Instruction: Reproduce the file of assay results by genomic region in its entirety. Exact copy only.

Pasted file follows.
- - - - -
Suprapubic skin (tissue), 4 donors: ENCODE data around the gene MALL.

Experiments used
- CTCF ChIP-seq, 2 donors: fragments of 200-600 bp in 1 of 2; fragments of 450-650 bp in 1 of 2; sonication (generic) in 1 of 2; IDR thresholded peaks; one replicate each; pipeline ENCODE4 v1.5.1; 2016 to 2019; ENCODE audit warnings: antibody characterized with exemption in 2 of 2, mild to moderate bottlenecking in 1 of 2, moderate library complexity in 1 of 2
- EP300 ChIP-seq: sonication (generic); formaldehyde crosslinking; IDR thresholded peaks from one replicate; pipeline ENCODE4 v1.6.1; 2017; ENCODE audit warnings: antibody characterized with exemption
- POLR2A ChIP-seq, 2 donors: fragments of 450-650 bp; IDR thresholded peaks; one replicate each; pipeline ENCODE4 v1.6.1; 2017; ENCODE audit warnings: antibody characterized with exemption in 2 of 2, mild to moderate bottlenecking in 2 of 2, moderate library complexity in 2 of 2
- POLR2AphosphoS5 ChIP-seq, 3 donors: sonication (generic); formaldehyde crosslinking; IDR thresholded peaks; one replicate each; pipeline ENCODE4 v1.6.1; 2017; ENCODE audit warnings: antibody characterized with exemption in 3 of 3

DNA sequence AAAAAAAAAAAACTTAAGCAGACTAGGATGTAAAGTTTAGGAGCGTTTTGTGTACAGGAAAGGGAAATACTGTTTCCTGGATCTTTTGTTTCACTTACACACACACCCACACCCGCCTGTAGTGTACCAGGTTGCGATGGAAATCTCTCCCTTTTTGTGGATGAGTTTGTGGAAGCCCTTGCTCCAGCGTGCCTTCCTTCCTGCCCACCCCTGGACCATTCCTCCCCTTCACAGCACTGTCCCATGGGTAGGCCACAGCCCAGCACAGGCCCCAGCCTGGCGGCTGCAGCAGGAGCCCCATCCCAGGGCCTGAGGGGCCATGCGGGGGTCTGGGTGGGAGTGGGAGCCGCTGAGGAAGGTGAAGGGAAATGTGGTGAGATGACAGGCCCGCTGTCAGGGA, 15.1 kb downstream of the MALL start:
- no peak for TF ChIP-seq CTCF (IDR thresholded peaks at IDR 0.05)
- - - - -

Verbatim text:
Suprapubic skin (tissue), 4 donors: ENCODE data around the gene MALL.

Experiments used
- CTCF ChIP-seq, 2 donors: fragments of 200-600 bp in 1 of 2; fragments of 450-650 bp in 1 of 2; sonication (generic) in 1 of 2; IDR thresholded peaks; one replicate each; pipeline ENCODE4 v1.5.1; 2016 to 2019; ENCODE audit warnings: antibody characterized with exemption in 2 of 2, mild to moderate bottlenecking in 1 of 2, moderate library complexity in 1 of 2
- EP300 ChIP-seq: sonication (generic); formaldehyde crosslinking; IDR thresholded peaks from one replicate; pipeline ENCODE4 v1.6.1; 2017; ENCODE audit warnings: antibody characterized with exemption
- POLR2A ChIP-seq, 2 donors: fragments of 450-650 bp; IDR thresholded peaks; one replicate each; pipeline ENCODE4 v1.6.1; 2017; ENCODE audit warnings: antibody characterized with exemption in 2 of 2, mild to moderate bottlenecking in 2 of 2, moderate library complexity in 2 of 2
- POLR2AphosphoS5 ChIP-seq, 3 donors: sonication (generic); formaldehyde crosslinking; IDR thresholded peaks; one replicate each; pipeline ENCODE4 v1.6.1; 2017; ENCODE audit warnings: antibody characterized with exemption in 3 of 3

DNA sequence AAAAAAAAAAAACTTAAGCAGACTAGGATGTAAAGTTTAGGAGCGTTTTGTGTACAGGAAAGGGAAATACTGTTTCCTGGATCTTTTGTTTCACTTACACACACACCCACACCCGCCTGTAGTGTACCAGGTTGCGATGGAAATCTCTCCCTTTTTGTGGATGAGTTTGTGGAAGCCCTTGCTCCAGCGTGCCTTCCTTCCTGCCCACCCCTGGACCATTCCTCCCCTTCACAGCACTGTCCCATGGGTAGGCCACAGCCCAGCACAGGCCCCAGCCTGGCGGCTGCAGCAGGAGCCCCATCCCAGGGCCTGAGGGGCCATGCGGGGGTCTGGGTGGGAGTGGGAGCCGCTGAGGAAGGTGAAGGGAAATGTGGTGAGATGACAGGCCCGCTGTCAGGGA, 15.1 kb downstream of the MALL start:
- no peak for TF ChIP-seq CTCF (IDR thresholded peaks at IDR 0.05)